Generally, DC Nulls are added in OFDM because zero-IF receivers don't pass the DC component. But what if I use an RF direct sampling architecture? Will there be DC offset? If not, then is it okay not to insert a DC null?
Thank you in advance!
In the cases where the DC subcarrier is left vacant it was usually so that an analog direct-conversion mixer could be used. It usually wasn't possible to completely eliminate a DC component coming out of one of those due to bleed-through of the LO, so the DC carrier would be corrupted by however much of the LO got through the mixer.
With direct or IF sampling and a digital mix to baseband, there is no LO bleed-through, so the DC carrier is usable.
It's often just whatever technology was in use or expected to be used when the standard was written.
I am a bit lost here. For ofdm we always expect some analogue mixing as the digital mixing is usually lower down. So what am I missing here. I know 4G/5G uplink (from mobile to radio) uses the dc bin though downlink 4G does not and I assume it is to do with symmetry achievement of even number of subcarriers. So how come these systems don't care about analogue mixer bleeding.
The only mix that will put the LO energy at the DC subcarrier is a direct-conversion complex mix to baseband, since the LO is exactly at the center carrier frequency. Any real-valued heterodyne or super-heterodyne mix does not do this, since the LO frequency is not in-band with the signal. Many standards, e.g., IEEE 802.11, were developed assuming that implementers would want to use analog direct-conversion, since it provides a wide tuning range with only one mixing stage. Even with a heterodyne RF mix, if the final or IF mix is complex it is susceptible to carrier bleed-through at DC.
In single-carrier systems this has to be adjusted out or compensated, but in OFDM you can elect to just not populate the DC subcarrier. This lets you bypass bench adjustment or use a lower-cost mixer, etc., etc.
Since RF or IF data conversion has gotten more practical at higher frequencies, or the RF architectures have gotten cheaper/better to allow it, the digital downconversion eliminates or reduces the LO bleed-through sufficiently that it just isn't a problem.
It's a decision made during the standard development whether or not to populate the DC subcarrier, based on assumptions about whether it will be an issue for implementation or not. If everybody votes to populate the DC subcarrier, it goes in. ;)
Thank you very much for the detailed reply. Actually I am a Masters student and I am writing my thesis which is to implement an all-digital frequency-hopped OFDM system using RF sampling data converters. I wanted to ask this question so that I can write in my thesis that adding a DC null is optional. I actually found one reference in Xilinx's RF data converter user guide. There it is mentioned that the DC offset problem can be mitigated. However, some other documents of TI RF sampling ADCs mention some techniques to get rid of this problem to an extent.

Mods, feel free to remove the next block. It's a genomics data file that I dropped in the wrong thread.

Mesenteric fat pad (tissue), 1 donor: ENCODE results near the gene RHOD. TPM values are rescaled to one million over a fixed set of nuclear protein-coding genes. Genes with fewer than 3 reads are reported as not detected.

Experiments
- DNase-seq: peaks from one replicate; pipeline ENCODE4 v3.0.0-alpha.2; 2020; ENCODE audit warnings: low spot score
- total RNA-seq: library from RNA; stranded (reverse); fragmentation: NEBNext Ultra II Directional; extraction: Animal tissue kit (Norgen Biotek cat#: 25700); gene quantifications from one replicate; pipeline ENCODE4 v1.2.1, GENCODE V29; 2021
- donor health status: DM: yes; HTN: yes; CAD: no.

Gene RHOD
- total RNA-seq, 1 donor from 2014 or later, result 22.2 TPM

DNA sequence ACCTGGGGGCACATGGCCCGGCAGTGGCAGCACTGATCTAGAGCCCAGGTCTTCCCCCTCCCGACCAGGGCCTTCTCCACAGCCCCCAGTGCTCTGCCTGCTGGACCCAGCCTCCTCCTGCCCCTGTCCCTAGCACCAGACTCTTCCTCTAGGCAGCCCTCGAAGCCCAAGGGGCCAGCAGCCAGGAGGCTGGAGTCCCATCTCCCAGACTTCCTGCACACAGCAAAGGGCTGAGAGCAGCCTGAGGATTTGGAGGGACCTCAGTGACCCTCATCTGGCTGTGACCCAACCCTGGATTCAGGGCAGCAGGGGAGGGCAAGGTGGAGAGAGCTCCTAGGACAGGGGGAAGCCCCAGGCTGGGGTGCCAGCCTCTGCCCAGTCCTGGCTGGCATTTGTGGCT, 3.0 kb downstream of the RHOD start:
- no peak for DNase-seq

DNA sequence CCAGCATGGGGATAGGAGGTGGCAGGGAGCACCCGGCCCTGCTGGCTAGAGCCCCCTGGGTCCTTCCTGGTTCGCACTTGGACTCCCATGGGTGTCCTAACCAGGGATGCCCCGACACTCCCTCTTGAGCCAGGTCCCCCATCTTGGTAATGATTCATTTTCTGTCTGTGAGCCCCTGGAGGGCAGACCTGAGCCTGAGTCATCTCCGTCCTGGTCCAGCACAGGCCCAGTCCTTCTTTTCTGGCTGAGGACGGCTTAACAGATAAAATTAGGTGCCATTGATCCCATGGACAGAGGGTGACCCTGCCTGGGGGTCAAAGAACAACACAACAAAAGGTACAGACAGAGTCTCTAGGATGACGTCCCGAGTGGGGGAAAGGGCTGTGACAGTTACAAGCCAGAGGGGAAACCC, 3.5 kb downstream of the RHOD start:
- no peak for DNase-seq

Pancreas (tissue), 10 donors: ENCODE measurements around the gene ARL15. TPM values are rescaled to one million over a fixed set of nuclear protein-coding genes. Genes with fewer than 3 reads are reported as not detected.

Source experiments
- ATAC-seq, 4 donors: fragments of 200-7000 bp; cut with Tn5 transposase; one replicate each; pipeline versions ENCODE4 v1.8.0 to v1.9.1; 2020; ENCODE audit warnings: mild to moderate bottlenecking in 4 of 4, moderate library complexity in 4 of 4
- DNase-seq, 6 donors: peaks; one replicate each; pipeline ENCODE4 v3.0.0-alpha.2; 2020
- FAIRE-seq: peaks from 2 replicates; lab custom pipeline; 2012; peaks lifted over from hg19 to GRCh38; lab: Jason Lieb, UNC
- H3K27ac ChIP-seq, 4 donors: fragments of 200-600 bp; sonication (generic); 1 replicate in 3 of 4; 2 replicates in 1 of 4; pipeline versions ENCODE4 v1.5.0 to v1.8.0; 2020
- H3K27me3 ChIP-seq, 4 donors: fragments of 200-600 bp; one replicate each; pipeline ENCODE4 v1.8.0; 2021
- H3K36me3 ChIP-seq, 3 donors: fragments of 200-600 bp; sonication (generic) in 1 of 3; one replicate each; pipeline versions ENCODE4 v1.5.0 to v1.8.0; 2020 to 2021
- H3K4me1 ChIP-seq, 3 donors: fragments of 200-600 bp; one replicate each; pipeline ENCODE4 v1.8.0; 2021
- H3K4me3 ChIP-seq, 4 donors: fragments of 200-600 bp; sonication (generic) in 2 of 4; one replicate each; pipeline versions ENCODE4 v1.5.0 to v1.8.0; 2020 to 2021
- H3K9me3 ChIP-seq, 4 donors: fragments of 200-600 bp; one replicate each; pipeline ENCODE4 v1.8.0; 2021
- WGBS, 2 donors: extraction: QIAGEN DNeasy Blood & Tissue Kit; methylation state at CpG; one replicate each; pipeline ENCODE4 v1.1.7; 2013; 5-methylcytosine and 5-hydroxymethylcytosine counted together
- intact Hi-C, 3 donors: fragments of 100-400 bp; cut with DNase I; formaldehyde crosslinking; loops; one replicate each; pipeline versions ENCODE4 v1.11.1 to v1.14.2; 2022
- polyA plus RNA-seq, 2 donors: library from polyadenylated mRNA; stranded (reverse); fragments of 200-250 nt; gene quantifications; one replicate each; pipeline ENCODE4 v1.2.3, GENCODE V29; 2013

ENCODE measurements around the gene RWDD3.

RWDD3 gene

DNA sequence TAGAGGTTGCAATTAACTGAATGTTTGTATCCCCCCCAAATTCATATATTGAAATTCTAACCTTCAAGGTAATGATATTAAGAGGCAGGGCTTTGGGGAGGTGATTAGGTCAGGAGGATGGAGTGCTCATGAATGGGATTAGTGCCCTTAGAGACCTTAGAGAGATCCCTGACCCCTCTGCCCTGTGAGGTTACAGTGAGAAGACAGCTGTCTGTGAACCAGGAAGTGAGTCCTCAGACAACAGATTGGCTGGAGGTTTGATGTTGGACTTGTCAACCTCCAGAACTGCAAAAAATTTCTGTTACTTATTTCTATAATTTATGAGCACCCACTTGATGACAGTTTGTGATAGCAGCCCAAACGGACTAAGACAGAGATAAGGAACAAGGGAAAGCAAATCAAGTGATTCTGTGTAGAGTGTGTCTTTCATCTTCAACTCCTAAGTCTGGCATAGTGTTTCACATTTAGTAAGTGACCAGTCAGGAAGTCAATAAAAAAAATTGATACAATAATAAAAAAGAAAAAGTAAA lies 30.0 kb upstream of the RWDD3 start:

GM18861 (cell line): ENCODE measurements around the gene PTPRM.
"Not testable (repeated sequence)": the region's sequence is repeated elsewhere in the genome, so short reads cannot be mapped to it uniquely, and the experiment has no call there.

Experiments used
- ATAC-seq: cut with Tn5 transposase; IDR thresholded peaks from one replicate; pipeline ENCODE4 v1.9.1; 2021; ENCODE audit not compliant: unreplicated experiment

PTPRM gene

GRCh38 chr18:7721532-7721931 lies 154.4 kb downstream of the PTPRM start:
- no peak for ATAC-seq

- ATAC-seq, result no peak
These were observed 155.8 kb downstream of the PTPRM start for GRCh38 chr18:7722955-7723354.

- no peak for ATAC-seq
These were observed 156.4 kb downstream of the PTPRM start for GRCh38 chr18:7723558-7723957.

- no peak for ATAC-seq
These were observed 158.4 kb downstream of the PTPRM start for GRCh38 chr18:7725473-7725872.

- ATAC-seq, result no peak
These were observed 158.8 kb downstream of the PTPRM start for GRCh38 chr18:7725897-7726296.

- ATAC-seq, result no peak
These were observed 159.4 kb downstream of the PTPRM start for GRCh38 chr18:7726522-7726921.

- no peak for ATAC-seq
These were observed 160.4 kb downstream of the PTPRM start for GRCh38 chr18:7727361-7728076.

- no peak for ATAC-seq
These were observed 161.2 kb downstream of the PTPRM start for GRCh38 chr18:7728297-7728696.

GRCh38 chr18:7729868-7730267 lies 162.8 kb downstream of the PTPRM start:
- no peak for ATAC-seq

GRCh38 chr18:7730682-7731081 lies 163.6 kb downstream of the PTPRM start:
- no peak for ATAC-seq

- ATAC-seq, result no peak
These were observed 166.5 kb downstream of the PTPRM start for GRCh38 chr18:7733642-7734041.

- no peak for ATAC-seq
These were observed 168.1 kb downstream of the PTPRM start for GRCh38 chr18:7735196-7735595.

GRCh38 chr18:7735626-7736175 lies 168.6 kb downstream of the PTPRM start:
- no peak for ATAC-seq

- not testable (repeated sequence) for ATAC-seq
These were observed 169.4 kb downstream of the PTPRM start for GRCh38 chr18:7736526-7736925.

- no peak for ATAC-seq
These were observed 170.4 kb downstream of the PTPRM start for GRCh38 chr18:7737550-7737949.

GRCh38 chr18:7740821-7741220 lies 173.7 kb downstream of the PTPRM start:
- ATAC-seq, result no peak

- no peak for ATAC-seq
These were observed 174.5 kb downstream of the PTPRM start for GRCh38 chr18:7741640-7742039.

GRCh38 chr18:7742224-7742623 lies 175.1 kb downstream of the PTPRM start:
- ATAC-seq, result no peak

Very cool. I'm glad you're getting it sorted out.
The same problems exist for single-carrier signals, where the resulting DC offset in a constellation must be removed for reliable detection of the symbols. In those systems DC offset loops in the I and Q channels remove the DC in typical receivers. Even in bursty systems this can be done between received bursts as long as the LO is present.
For a frequency hopping system the DC offset may be frequency dependent and might have to be solved for each hop if the LO is used to steer the hops. I've not personally tried this, though.
the self mixing properties of the ADC of the analog mixers down converts a DC line on both I and Q... the truncation transfer function of the ADC always injects half an LSB of DC to both I and Q..... the truncation arithmetic (scaling and lower order bit discarding of products) in the FFT injects a negative half an LSB to both I and Q. In the days of IS-95, spread spectrum, the correlators spread the dc out of the way while despreading the signal... There is no rescue of the DC term bias in the DC bin.... I tell my students we donate the DC bin to the DSP gods to keep the volcano from erupting.
Actually the near empty DC bin is useful when there is a large frequency offset... we would violate the Nyquist criterion due to a large change in angle per short preamble interval and would apply an incorrect de-spin operator to bin center the offset signal... we would search in the neighborhood of bin "0" to find that "empty" bin and offset the bin assignment to recover from the incorrect frequency translation... if the spinning rate is 1 degree per sample for 32 samples of short preamble we would see the 32 degrees phas term in the cross correlator, divide out the 32, and correct the 1 degree per sample offset.. on the other hand if the spin rate is 10 degree per sample we would see 320 degree as -40 degree... and divide out the 32 to have a correction term of-1.25 degree per sample... that correction would bin center all the bins with a bin offset... check if bin is empty would let us know about the offset... and locating the -1 bin offset would be our recovery from the offset.
Current digital computations such as fft and any truncation can avoid dc by using dc unbiased rounding.
As to ADC I can assume that a good quality ADC will manage sampling with basic rounding of midpoints towards the correct step in the digital ladder. I expect they do not (and need not) do dc unbiased rounding as presence of random noise eliminates the need for that. Compared to the analogue mixer bleed through, any other digital dc bias is trivial.